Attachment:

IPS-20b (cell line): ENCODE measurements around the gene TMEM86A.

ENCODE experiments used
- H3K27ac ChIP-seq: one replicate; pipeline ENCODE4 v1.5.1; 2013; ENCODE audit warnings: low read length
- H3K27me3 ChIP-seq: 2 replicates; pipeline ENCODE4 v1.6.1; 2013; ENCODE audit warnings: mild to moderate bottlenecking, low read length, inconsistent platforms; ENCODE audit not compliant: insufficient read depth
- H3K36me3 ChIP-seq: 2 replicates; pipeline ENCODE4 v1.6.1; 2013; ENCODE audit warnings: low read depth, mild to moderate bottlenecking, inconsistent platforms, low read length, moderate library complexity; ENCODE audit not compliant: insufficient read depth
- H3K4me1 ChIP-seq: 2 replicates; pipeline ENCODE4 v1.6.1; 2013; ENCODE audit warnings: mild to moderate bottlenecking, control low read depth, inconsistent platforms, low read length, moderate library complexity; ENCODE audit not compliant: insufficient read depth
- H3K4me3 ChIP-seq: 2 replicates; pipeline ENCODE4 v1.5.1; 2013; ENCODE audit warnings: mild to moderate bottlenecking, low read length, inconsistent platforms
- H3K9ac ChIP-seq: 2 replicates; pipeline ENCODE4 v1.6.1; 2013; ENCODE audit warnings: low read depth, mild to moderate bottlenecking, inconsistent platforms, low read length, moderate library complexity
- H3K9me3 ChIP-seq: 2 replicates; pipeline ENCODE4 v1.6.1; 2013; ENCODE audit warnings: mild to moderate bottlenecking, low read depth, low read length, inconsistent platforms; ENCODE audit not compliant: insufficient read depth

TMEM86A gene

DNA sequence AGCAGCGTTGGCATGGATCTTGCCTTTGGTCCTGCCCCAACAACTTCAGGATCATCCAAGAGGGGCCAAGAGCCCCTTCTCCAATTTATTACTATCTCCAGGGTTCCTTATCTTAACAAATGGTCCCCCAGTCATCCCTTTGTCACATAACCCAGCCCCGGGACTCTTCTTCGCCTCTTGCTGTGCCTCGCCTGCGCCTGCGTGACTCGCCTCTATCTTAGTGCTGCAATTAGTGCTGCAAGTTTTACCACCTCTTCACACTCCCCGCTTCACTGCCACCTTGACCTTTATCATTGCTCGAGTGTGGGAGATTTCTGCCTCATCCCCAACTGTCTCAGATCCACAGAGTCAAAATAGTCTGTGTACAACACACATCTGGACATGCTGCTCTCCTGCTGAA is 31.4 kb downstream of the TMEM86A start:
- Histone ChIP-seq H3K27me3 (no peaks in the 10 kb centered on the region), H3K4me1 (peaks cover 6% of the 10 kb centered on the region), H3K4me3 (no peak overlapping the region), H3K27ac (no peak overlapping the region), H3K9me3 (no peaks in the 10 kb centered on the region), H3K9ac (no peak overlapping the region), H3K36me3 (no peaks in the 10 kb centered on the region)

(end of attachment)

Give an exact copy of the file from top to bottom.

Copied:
IPS-20b (cell line): ENCODE measurements around the gene TMEM86A.

ENCODE experiments used
- H3K27ac ChIP-seq: one replicate; pipeline ENCODE4 v1.5.1; 2013; ENCODE audit warnings: low read length
- H3K27me3 ChIP-seq: 2 replicates; pipeline ENCODE4 v1.6.1; 2013; ENCODE audit warnings: mild to moderate bottlenecking, low read length, inconsistent platforms; ENCODE audit not compliant: insufficient read depth
- H3K36me3 ChIP-seq: 2 replicates; pipeline ENCODE4 v1.6.1; 2013; ENCODE audit warnings: low read depth, mild to moderate bottlenecking, inconsistent platforms, low read length, moderate library complexity; ENCODE audit not compliant: insufficient read depth
- H3K4me1 ChIP-seq: 2 replicates; pipeline ENCODE4 v1.6.1; 2013; ENCODE audit warnings: mild to moderate bottlenecking, control low read depth, inconsistent platforms, low read length, moderate library complexity; ENCODE audit not compliant: insufficient read depth
- H3K4me3 ChIP-seq: 2 replicates; pipeline ENCODE4 v1.5.1; 2013; ENCODE audit warnings: mild to moderate bottlenecking, low read length, inconsistent platforms
- H3K9ac ChIP-seq: 2 replicates; pipeline ENCODE4 v1.6.1; 2013; ENCODE audit warnings: low read depth, mild to moderate bottlenecking, inconsistent platforms, low read length, moderate library complexity
- H3K9me3 ChIP-seq: 2 replicates; pipeline ENCODE4 v1.6.1; 2013; ENCODE audit warnings: mild to moderate bottlenecking, low read depth, low read length, inconsistent platforms; ENCODE audit not compliant: insufficient read depth

TMEM86A gene

DNA sequence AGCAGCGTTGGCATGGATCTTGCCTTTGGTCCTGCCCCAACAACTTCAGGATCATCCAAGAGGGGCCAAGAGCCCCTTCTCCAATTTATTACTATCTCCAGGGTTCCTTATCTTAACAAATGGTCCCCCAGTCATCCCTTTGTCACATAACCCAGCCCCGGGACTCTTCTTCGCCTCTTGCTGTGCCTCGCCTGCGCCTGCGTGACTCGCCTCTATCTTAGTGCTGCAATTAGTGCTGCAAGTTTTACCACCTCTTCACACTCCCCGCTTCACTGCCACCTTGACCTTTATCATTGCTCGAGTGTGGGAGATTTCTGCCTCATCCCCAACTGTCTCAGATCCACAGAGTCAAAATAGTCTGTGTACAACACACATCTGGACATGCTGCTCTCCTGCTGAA is 31.4 kb downstream of the TMEM86A start:
- Histone ChIP-seq H3K27me3 (no peaks in the 10 kb centered on the region), H3K4me1 (peaks cover 6% of the 10 kb centered on the region), H3K4me3 (no peak overlapping the region), H3K27ac (no peak overlapping the region), H3K9me3 (no peaks in the 10 kb centered on the region), H3K9ac (no peak overlapping the region), H3K36me3 (no peaks in the 10 kb centered on the region)